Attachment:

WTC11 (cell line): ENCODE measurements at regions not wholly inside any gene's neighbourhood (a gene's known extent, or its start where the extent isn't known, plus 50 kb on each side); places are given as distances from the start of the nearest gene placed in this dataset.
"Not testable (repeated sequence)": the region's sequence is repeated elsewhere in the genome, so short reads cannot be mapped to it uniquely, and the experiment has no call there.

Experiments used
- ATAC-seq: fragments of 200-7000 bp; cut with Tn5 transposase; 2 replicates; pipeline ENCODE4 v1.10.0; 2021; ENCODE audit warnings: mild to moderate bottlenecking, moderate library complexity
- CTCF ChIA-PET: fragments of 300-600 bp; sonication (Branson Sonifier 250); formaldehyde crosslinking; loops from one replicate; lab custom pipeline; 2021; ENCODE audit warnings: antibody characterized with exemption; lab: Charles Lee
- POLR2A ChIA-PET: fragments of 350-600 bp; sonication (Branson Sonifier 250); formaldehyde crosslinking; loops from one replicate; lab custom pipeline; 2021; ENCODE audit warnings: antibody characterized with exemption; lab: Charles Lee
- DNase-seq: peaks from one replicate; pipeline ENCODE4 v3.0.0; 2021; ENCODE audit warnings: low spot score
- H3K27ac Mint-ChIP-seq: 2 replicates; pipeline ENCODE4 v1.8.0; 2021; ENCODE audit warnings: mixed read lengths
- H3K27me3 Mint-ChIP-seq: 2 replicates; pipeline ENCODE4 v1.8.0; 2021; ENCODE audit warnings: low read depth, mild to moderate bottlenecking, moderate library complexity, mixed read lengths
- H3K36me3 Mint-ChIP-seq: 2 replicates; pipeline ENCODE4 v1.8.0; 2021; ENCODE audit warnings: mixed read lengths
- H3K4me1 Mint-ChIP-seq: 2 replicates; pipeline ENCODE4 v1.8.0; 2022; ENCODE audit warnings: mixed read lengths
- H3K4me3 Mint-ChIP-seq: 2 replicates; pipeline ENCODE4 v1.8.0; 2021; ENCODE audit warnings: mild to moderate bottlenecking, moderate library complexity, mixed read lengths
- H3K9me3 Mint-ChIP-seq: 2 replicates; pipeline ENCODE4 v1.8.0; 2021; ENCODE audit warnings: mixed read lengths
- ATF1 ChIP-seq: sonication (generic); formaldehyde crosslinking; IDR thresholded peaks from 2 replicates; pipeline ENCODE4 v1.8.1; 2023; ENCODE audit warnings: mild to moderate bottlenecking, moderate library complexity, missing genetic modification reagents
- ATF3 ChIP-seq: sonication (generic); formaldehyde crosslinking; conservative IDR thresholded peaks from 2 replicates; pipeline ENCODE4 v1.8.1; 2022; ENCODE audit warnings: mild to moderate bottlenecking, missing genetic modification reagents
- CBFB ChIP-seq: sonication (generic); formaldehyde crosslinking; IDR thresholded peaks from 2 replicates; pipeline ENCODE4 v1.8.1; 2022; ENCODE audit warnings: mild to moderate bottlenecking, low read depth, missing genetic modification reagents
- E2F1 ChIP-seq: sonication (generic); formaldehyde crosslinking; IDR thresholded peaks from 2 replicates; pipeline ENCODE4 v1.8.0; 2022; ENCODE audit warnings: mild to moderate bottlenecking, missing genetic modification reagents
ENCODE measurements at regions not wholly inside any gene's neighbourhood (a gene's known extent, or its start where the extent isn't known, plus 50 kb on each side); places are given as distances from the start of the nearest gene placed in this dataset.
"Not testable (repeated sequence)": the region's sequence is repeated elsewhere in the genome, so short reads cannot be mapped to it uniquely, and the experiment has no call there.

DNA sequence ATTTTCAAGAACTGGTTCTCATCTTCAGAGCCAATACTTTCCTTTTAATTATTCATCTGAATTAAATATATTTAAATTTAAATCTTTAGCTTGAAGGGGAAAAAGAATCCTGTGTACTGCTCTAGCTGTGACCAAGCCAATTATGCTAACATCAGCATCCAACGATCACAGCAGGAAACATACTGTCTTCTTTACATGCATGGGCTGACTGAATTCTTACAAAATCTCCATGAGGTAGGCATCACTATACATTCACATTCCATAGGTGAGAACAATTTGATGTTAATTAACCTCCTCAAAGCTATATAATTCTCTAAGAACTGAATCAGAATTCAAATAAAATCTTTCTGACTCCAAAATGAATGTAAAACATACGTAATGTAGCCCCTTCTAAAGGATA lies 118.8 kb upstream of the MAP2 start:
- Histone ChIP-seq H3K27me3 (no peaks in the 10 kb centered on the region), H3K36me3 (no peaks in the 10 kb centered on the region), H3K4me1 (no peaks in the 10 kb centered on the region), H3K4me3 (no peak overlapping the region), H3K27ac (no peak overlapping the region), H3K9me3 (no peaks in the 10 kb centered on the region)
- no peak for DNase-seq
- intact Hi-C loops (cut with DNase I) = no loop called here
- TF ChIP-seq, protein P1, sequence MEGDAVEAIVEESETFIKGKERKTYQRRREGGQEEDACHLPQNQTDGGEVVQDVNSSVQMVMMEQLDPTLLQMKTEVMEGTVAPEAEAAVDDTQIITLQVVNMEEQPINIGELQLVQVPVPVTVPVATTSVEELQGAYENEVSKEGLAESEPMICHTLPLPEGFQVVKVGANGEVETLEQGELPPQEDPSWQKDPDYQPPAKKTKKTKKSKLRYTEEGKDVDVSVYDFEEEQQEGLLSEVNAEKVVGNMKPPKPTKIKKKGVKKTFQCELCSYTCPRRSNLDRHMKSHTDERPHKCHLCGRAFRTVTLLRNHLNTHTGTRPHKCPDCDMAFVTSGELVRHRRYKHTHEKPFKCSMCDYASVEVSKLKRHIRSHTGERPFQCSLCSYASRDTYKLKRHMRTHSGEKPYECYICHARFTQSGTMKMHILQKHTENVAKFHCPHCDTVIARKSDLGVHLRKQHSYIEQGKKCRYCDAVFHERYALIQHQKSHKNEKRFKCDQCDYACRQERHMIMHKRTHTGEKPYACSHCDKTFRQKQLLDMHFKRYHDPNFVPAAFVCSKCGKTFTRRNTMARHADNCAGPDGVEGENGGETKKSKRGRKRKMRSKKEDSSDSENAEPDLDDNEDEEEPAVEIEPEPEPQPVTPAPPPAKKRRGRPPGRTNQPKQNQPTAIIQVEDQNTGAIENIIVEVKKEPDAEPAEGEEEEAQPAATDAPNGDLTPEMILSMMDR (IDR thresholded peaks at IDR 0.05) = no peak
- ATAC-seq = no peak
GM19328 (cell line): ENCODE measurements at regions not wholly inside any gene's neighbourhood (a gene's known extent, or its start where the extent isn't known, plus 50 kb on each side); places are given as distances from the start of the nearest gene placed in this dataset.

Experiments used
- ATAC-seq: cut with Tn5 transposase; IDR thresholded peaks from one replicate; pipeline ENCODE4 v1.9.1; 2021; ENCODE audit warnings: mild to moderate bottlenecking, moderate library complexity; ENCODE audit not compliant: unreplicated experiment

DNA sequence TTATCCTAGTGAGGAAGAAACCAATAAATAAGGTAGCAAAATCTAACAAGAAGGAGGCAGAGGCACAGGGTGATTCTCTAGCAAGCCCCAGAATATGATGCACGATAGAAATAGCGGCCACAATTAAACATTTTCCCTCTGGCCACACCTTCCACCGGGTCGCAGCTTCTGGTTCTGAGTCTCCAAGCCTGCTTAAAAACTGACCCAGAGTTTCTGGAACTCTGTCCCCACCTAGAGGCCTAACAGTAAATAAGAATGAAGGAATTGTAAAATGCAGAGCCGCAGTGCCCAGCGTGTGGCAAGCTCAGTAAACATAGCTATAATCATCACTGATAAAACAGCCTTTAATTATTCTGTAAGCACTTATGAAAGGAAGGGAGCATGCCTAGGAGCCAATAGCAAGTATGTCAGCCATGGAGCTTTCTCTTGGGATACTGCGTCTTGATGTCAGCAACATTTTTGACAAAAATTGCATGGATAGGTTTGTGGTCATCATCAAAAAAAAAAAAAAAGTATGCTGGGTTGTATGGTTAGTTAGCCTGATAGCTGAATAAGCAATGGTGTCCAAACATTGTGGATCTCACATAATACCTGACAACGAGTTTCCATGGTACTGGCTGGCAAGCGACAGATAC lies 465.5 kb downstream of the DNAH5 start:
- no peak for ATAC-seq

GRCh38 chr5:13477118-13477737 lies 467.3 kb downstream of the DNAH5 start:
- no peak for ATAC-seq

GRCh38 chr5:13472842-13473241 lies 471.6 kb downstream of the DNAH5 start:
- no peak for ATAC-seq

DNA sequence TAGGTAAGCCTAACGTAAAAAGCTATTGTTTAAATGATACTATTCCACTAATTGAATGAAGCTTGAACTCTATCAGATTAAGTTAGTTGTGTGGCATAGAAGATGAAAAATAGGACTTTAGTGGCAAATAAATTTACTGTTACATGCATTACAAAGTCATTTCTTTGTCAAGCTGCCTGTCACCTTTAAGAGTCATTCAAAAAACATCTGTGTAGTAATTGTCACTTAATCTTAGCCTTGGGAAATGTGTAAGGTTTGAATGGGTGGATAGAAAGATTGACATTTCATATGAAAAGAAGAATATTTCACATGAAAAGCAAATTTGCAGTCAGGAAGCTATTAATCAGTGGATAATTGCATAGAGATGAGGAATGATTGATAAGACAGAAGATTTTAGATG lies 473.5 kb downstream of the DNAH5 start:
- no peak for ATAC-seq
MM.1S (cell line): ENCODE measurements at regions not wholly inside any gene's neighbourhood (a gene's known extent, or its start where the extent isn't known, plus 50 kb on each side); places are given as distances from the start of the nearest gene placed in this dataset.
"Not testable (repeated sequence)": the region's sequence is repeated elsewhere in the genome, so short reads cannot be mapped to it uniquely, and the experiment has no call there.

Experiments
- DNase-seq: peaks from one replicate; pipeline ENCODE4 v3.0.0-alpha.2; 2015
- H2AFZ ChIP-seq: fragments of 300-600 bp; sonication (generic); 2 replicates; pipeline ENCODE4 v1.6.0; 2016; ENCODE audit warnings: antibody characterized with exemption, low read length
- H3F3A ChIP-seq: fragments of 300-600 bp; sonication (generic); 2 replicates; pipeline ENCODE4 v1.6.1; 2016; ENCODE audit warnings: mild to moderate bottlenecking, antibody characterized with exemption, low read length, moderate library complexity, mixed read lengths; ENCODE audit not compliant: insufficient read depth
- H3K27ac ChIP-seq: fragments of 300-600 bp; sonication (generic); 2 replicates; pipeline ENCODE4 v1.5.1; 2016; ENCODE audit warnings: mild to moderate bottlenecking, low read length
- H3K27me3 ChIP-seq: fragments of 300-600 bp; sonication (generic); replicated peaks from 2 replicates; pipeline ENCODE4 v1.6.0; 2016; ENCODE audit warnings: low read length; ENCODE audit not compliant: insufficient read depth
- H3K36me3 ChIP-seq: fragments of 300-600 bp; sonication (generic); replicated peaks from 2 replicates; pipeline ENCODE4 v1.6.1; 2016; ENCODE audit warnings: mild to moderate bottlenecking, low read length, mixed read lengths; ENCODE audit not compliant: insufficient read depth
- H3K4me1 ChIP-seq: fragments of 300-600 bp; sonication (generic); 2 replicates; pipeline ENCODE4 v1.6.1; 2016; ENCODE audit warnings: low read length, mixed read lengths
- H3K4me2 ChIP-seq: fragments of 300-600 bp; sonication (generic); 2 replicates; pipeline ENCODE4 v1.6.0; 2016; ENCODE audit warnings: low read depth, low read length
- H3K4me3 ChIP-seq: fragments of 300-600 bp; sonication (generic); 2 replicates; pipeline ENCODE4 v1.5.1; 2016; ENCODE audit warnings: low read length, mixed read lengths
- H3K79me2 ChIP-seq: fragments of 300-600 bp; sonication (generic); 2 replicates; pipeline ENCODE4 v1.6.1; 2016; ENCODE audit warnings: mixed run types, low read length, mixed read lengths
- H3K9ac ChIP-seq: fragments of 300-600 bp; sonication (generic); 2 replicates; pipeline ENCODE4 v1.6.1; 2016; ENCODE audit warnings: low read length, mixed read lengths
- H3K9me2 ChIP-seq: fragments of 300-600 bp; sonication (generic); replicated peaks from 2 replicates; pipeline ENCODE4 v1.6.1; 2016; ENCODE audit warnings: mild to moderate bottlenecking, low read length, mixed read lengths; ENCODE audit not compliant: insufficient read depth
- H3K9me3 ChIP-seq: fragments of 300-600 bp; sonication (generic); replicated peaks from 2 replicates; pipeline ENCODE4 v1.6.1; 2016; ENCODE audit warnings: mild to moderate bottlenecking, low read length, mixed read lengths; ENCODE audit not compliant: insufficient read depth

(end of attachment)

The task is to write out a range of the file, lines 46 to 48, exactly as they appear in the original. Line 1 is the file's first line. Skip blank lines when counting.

- H3K4me1 ChIP-seq: fragments of 300-600 bp; sonication (generic); 2 replicates; pipeline ENCODE4 v1.6.1; 2016; ENCODE audit warnings: low read length, mixed read lengths
- H3K4me2 ChIP-seq: fragments of 300-600 bp; sonication (generic); 2 replicates; pipeline ENCODE4 v1.6.0; 2016; ENCODE audit warnings: low read depth, low read length
- H3K4me3 ChIP-seq: fragments of 300-600 bp; sonication (generic); 2 replicates; pipeline ENCODE4 v1.5.1; 2016; ENCODE audit warnings: low read length, mixed read lengths